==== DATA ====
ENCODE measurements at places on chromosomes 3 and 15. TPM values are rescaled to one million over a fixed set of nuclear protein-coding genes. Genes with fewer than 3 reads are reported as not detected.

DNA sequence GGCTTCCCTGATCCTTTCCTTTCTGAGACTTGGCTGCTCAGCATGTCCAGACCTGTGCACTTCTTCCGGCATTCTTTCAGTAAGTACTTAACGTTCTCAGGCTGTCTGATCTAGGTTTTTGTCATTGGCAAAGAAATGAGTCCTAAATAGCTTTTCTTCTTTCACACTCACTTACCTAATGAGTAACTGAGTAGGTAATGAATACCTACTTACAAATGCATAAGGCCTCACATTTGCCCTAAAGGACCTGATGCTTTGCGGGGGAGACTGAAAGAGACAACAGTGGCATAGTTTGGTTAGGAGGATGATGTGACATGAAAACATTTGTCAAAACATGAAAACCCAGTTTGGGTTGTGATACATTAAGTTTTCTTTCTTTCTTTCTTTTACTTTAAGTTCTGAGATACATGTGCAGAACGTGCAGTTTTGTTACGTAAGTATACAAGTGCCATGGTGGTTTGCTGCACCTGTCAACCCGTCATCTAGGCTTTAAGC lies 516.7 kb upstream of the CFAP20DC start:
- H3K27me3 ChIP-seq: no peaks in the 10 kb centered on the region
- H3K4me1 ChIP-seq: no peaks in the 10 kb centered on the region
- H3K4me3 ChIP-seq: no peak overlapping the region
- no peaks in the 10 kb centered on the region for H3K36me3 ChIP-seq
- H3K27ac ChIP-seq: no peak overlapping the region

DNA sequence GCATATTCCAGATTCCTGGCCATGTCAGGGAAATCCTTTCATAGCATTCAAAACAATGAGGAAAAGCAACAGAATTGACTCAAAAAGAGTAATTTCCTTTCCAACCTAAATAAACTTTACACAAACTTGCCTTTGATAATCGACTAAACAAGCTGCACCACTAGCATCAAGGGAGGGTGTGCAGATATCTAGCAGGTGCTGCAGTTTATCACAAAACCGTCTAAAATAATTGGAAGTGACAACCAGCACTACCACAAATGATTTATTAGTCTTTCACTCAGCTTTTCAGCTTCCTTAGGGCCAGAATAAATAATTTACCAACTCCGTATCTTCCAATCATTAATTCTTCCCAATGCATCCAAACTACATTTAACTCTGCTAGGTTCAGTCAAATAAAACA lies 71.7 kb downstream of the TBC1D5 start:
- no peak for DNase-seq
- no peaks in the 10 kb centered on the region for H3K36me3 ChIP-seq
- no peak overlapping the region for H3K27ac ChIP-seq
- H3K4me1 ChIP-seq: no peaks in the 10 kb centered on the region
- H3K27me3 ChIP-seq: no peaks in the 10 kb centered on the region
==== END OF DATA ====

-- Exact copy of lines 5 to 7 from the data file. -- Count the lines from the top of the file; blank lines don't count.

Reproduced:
- H3K4me3 ChIP-seq: no peak overlapping the region
- no peaks in the 10 kb centered on the region for H3K36me3 ChIP-seq
- H3K27ac ChIP-seq: no peak overlapping the region